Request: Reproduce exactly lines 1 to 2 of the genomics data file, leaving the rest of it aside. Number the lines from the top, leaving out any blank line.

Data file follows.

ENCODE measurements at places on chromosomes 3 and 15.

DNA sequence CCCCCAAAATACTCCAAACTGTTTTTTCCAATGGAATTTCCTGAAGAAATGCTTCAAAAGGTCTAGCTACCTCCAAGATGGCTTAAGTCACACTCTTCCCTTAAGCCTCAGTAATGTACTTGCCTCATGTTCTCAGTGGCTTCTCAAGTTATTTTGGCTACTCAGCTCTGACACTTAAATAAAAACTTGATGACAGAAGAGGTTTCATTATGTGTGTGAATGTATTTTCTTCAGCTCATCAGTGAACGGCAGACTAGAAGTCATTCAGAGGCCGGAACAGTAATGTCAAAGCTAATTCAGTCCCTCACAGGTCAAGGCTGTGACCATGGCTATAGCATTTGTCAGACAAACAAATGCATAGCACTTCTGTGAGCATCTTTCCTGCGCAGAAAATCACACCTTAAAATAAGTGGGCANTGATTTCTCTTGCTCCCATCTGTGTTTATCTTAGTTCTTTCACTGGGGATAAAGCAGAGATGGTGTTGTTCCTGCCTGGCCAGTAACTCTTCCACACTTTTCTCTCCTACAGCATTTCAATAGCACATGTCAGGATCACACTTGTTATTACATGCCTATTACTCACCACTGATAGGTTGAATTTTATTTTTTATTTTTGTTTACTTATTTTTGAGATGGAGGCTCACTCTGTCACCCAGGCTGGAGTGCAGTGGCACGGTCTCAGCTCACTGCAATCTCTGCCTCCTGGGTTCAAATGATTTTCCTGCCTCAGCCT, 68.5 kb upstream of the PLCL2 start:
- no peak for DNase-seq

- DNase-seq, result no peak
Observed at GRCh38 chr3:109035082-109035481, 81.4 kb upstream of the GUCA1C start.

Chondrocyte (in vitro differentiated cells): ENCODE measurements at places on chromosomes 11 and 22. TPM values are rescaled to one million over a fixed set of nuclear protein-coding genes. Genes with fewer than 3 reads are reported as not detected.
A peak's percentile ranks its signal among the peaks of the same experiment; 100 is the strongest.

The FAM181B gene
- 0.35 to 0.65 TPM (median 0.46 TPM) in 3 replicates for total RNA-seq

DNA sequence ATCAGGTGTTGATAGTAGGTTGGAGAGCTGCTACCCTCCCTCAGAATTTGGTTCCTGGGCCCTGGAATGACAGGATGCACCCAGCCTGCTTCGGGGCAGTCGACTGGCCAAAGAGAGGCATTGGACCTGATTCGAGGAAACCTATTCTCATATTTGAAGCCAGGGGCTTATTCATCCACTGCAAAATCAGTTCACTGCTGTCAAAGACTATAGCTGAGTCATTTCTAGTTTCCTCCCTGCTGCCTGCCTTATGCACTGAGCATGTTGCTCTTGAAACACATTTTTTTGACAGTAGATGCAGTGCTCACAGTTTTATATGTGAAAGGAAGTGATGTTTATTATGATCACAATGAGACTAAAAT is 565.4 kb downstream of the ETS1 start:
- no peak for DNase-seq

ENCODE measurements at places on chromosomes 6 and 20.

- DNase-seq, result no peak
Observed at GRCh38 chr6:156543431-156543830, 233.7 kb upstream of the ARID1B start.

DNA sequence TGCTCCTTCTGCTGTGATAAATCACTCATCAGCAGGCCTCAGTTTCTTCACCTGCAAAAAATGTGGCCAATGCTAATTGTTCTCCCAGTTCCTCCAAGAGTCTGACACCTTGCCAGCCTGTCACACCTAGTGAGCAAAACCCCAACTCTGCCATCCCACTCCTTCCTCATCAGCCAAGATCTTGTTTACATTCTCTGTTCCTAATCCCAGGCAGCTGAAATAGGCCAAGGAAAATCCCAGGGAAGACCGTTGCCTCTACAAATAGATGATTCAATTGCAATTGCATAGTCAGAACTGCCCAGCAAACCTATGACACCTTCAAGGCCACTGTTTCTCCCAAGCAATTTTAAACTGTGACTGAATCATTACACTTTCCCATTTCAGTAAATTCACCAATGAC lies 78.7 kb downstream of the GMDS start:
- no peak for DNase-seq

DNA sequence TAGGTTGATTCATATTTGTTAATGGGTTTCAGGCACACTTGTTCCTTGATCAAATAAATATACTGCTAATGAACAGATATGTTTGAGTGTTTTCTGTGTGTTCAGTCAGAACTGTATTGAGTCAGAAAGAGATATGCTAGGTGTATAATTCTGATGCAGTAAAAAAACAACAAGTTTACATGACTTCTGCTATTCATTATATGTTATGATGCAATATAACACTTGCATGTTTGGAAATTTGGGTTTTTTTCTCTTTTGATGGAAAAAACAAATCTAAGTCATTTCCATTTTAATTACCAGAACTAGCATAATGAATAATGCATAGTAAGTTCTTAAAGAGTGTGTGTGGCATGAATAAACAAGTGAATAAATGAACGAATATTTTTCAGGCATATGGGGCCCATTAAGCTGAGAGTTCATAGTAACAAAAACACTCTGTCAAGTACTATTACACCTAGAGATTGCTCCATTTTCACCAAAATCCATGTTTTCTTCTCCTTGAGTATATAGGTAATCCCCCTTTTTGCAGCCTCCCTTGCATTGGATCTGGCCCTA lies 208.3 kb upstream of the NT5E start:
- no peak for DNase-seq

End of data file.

ENCODE measurements at places on chromosomes 3 and 15.

DNA sequence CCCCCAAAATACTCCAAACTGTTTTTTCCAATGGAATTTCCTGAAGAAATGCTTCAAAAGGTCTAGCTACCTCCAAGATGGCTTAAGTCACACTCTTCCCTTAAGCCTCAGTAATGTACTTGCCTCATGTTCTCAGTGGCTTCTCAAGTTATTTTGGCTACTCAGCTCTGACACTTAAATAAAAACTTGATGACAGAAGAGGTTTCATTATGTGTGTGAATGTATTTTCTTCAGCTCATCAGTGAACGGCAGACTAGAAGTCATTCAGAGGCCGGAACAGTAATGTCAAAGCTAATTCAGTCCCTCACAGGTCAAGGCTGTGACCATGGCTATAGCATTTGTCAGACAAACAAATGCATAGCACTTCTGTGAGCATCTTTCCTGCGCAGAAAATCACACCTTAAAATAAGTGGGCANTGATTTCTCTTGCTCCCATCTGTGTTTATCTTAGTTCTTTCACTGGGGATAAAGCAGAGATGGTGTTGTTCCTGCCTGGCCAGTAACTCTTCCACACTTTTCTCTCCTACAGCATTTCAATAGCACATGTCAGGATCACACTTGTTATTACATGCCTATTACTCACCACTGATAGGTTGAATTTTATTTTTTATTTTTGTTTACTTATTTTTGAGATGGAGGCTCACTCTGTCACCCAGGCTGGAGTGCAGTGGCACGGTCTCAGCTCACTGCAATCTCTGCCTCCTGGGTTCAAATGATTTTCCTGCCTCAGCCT, 68.5 kb upstream of the PLCL2 start: